People all around the world are keen on getting in on the action of materializing the Hyperloop idea — whether they are researchers entering think tanks, cash cow investors looking to inject funding, or factories interested in manufacturing the design. An example of the latter is the organization called TransPod, a Toronto startup entering the Hyperloop game.
Have a look at this video below released by TransPod recently, which not only foresees the benefits for people in regards to transportation but also gives an inside look into the basics behind engineering such a brilliant concept.
One of the largest threats critics are focusing on is that of safety. In his TedTalks session, Sebastien Gendron explains how Hyperloop, while proposing different technologies than those offered by trains and airplanes, can be trusted just the same in the future.
“As every new transportation system,” Gendron adds “we will have to work with agencies like Transport Canada to certify our product, … and actually the first application might be cargo”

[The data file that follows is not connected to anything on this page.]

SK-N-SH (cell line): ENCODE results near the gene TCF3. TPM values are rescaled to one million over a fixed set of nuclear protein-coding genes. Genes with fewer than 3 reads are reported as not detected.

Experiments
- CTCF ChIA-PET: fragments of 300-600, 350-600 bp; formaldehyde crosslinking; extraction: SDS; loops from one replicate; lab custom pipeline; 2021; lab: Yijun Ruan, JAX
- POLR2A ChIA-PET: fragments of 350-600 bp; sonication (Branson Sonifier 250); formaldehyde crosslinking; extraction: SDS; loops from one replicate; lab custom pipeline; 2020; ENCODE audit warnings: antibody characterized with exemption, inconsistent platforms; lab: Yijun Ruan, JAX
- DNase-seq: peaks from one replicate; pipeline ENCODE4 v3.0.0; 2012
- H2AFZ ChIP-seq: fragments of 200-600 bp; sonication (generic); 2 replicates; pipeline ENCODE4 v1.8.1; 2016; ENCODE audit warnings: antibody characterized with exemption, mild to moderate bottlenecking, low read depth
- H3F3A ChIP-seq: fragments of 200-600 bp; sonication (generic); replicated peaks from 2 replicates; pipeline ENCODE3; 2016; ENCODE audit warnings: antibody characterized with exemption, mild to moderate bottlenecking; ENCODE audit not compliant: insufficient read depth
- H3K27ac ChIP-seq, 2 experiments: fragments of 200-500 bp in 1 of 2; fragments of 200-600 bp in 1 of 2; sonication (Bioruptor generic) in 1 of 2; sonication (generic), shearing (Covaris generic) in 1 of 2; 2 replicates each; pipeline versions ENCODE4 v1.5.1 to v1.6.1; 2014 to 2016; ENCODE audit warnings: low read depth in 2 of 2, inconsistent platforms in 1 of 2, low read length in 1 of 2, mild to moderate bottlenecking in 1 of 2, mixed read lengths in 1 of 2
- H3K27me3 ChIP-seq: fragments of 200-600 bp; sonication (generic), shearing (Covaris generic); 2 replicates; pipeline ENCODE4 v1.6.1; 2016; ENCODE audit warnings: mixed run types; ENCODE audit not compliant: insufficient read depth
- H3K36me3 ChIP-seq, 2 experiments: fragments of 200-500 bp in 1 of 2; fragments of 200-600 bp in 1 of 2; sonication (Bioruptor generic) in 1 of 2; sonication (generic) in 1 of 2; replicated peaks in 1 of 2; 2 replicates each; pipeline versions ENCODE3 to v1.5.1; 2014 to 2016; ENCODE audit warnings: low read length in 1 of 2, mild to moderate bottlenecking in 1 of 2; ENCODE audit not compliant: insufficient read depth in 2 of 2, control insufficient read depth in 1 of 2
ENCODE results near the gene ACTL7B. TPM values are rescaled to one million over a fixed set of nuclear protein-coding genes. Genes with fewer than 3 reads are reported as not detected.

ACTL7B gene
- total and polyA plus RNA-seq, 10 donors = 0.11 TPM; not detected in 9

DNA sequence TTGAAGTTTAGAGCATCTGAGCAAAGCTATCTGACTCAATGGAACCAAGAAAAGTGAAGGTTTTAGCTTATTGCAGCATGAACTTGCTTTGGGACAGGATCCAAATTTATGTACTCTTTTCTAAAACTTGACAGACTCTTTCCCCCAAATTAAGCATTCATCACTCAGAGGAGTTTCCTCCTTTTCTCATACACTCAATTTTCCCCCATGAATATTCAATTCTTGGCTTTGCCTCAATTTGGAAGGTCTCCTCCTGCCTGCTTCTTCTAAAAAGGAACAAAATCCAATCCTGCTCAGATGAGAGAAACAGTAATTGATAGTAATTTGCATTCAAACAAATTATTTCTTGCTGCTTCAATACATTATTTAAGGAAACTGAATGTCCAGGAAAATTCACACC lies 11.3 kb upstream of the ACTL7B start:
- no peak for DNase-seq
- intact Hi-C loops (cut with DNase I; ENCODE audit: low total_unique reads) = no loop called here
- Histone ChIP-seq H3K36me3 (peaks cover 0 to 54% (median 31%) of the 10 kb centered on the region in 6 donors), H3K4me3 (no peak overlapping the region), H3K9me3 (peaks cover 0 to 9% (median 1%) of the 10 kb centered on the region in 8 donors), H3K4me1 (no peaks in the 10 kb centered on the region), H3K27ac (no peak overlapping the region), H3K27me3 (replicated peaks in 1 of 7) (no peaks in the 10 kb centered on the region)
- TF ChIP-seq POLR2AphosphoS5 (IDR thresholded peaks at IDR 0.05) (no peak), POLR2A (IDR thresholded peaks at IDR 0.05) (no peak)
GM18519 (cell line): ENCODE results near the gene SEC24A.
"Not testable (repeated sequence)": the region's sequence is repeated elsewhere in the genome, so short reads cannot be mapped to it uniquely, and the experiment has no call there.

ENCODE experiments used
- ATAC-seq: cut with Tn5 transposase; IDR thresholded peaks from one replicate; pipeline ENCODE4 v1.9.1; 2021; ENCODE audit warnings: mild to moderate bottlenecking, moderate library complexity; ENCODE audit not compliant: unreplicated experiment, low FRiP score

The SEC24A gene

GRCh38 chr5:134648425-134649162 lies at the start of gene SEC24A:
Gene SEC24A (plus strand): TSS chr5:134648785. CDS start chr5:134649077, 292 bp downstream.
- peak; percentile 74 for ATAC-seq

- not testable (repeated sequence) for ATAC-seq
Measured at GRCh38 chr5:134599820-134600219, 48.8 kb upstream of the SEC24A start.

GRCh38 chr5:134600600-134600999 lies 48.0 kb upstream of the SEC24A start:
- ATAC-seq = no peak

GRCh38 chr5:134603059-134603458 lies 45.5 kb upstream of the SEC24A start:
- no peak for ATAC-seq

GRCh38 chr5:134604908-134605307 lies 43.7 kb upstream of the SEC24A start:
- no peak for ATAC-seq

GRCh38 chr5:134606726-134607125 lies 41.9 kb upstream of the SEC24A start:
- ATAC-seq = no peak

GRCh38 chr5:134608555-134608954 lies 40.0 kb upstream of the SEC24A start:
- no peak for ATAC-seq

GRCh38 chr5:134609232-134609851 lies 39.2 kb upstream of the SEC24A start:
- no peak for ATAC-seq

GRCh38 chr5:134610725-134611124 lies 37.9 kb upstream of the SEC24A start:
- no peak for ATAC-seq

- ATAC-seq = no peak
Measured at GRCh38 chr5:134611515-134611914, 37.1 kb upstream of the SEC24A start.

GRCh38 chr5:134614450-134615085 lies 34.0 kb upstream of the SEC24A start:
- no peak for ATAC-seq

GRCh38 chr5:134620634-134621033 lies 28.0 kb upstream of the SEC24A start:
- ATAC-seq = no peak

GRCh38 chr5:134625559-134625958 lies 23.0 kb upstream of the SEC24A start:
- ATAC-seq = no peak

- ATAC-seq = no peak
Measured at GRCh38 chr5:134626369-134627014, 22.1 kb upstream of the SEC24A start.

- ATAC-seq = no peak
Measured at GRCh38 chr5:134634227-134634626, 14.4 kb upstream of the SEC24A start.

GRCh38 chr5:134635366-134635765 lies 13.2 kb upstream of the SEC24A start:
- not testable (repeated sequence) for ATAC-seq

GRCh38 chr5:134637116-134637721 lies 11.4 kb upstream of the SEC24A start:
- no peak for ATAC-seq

He understands that collaboration must exist between the research and government sectors. Though Gendron, founder and CEO of Transpod, believes cargo and such substances shall be transported through Hyperloop before humans, considering safety precautions, he is already thinking on how to attract the masses.
Their promotional video seen below, revealed at the InnoTrans show, provides a view of the looks and feels of the interior design inside the proposed Hyperloop. Beyond the fact that this thing will travel at about the speed of 1000 kilometers per hour, this Canadian startup shows off functionalities for professionals such as private conference rooms and luxurious-style seating with a realistic natural lighting system.
Essential to the progress of such an innovative proposal is the backing of government and their constituent regulations. According to CEO of Hyperloop Technologies Inc., Rob Lloyd, the prototype will be ready by the year 2017 — now the only question is where. “Where it’s built,” Lloyd adds in an interview with Bloomberg, “depends on how willing regulators are to write new rules instead of changing the old ones”